Maybe most, if not all, of my performances take place with my friends ... in my living room ... after the bars close, but we’re still just as legitimate as any other band.
After all, we use instruments (intricate controllers electronically connected to our game console). We play gigs (virtual venues decided by Nintendo Wii’s complex algorithm). And most of all, we rock out (develop carpal tunnel and arthritis from repeated wrist and shoulder movements).
But whether you’re a professional musician or just a lame 25-year-old, there’s one thing I know: it takes a lot of effort to manage a successful band.
Expatriate Pittsburgher Amy Rose is no stranger to managing a successful band. Through healthy relationship building and a mix of the right talent, she’s kept her klezmer band, Klezamir, strong for over 23 years.
“We are a five piece band and three of us play three different instruments,” said Amy, who plays piano, flute and accordian in addition to serving as the band’s manager.
A current resident of Amherst, Mass., 52-year-old Amy divides her time between Klezamir, giving private music lessons and raising two kids with her husband, Neil.
Many of the band’s shows are within one and four hours of New England and New York City, but Amy says that the group has flown to Michigan and Alabama for some select performances.
“Most of our work is weddings and I think that we’re just really, really good at playing parties,” she said.
After 23 years in the business and dozens of concerts and gigs each year, it’s no surprise that Klezamir also has a four-album collection. Its latest album, “Warm Your Hands,” can be purchased through their Web site (Klezamir.com).
A Squirrel Hill native, Amy (formerly Amy Rose Finck) received her first piano lesson from her mother when she was 8.
When she was 15, she added the flute to her repertoire.
“I needed a hobby,” she joked. “My piano studies were really intense, so I made a decision that I would only take [flute] lessons when I felt like it.”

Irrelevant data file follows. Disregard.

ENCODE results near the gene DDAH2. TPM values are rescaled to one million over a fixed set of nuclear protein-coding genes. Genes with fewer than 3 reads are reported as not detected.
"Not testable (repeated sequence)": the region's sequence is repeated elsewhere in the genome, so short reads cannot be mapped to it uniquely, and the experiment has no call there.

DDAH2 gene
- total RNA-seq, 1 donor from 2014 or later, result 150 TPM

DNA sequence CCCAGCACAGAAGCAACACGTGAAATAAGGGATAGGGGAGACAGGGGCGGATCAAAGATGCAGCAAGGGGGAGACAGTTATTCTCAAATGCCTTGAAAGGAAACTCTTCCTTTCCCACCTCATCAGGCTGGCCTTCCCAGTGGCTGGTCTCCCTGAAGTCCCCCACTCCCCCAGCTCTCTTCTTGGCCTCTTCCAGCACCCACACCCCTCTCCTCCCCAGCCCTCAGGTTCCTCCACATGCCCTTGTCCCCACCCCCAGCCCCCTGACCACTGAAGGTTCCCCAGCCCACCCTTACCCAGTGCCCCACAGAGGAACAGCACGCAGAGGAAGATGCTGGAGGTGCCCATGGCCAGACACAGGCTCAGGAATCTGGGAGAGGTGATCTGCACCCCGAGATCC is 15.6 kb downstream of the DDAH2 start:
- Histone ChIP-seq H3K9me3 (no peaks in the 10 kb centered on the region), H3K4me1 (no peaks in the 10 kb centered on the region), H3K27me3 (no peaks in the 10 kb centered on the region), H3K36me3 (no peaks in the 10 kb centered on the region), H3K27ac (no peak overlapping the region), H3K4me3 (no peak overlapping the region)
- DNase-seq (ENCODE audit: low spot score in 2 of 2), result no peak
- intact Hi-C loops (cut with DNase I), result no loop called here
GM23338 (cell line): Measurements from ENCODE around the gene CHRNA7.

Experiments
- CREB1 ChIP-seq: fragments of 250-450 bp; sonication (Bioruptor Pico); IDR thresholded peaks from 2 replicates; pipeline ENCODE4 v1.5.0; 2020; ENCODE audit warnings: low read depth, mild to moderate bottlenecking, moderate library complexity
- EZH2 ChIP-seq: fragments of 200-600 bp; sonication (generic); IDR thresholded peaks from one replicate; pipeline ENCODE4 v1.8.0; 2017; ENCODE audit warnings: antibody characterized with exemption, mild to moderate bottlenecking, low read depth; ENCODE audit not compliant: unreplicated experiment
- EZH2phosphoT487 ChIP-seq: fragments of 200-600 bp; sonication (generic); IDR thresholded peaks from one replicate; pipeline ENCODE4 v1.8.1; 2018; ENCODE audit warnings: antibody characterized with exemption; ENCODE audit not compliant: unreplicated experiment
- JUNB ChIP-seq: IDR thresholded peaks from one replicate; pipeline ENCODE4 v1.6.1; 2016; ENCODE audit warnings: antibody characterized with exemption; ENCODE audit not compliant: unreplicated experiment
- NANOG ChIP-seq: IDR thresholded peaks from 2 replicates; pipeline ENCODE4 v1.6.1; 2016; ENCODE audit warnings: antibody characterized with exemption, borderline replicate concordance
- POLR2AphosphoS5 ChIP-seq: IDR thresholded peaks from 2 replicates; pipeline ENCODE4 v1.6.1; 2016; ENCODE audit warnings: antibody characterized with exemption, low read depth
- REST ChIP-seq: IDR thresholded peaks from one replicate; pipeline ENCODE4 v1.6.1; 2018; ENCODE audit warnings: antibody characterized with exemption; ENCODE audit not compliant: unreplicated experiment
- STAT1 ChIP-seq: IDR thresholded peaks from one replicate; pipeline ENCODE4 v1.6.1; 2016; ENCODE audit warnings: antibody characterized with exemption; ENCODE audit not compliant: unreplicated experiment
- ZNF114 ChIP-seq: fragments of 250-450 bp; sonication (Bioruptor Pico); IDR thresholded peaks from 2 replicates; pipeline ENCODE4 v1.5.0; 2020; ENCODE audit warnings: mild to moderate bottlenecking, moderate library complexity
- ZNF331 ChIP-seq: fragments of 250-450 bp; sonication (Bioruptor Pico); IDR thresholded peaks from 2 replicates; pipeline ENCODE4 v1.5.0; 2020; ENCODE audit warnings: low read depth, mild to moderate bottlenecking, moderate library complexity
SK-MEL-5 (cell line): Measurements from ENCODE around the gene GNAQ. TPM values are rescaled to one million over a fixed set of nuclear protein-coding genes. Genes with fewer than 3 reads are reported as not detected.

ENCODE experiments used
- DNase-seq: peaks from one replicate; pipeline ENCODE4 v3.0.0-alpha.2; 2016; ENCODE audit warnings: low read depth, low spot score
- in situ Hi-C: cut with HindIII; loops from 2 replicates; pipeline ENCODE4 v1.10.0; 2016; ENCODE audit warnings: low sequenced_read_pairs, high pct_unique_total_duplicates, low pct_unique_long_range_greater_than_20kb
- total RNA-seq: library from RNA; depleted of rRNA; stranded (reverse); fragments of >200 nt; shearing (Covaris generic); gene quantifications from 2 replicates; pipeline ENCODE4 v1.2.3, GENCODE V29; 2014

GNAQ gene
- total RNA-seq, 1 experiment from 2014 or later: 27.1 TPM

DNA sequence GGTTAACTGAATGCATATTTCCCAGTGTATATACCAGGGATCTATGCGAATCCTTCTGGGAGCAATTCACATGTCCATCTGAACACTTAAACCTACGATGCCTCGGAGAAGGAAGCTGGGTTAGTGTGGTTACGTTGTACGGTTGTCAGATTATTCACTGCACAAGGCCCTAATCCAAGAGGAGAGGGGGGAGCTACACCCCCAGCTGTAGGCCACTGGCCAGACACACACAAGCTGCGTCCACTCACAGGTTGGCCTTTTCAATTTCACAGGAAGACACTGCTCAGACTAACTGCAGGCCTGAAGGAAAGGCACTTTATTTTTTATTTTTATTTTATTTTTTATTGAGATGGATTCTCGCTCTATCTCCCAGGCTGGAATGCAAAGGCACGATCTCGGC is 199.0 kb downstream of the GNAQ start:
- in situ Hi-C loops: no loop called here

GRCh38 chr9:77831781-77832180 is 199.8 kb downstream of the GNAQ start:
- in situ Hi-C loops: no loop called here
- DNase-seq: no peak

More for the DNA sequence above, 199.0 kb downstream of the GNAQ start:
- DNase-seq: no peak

She continued piano lessons through high school before graduating from University of Michigan in 1980 with a degree in music. But it wasn’t until 1985 when she started experimenting with klezmer.
“The rabbi at University of Massachusetts asked me to do a Jewish music ensemble through Hillel,” said Amy. “From that group, Klezamir evolved.”
Since its formation in 1986, the band has seen a few changes in personnel, but overall, there hasn’t been that much turnover in its two-plus decade existence.
At one point, Klezamir was performing together about 50 times per year, according to Amy. Now, since the recession, that number has been reduced to once or twice each month, splitting performances between concerts and paid gigs.
But for Amy, there’s more to klezmer than just a paycheck and a steady gig.
“Maybe it’s because of my heritage — my grandmother was a Russain musician and my grandfather put on Yiddish plays” she said. “It lit a match in my heart and soul.”
I can only pray they come out with a klezmer edition for Nintendo “Rock Band.”
(Jay Firestone, a Pittsburgh native and Web and multimedia editor for the Jewish Journal of Greater Los Angeles, writes about Pittsburghers who now live somewhere else. He can be reached at email@example.com.)